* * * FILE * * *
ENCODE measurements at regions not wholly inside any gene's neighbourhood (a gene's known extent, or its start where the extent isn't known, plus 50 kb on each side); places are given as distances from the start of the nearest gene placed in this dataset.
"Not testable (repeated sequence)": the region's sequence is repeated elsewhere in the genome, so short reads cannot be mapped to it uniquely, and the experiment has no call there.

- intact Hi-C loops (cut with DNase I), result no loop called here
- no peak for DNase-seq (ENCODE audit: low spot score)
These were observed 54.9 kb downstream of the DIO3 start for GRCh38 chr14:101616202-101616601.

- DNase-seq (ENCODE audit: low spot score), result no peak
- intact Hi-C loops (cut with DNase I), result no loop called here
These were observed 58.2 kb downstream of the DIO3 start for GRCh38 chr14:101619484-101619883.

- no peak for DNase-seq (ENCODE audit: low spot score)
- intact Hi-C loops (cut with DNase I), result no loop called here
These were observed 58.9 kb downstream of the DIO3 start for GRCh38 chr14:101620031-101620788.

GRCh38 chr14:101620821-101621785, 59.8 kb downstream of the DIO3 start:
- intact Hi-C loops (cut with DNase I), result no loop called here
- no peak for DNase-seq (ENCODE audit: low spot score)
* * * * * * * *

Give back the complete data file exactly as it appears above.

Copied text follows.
ENCODE measurements at regions not wholly inside any gene's neighbourhood (a gene's known extent, or its start where the extent isn't known, plus 50 kb on each side); places are given as distances from the start of the nearest gene placed in this dataset.
"Not testable (repeated sequence)": the region's sequence is repeated elsewhere in the genome, so short reads cannot be mapped to it uniquely, and the experiment has no call there.

- intact Hi-C loops (cut with DNase I), result no loop called here
- no peak for DNase-seq (ENCODE audit: low spot score)
These were observed 54.9 kb downstream of the DIO3 start for GRCh38 chr14:101616202-101616601.

- DNase-seq (ENCODE audit: low spot score), result no peak
- intact Hi-C loops (cut with DNase I), result no loop called here
These were observed 58.2 kb downstream of the DIO3 start for GRCh38 chr14:101619484-101619883.

- no peak for DNase-seq (ENCODE audit: low spot score)
- intact Hi-C loops (cut with DNase I), result no loop called here
These were observed 58.9 kb downstream of the DIO3 start for GRCh38 chr14:101620031-101620788.

GRCh38 chr14:101620821-101621785, 59.8 kb downstream of the DIO3 start:
- intact Hi-C loops (cut with DNase I), result no loop called here
- no peak for DNase-seq (ENCODE audit: low spot score)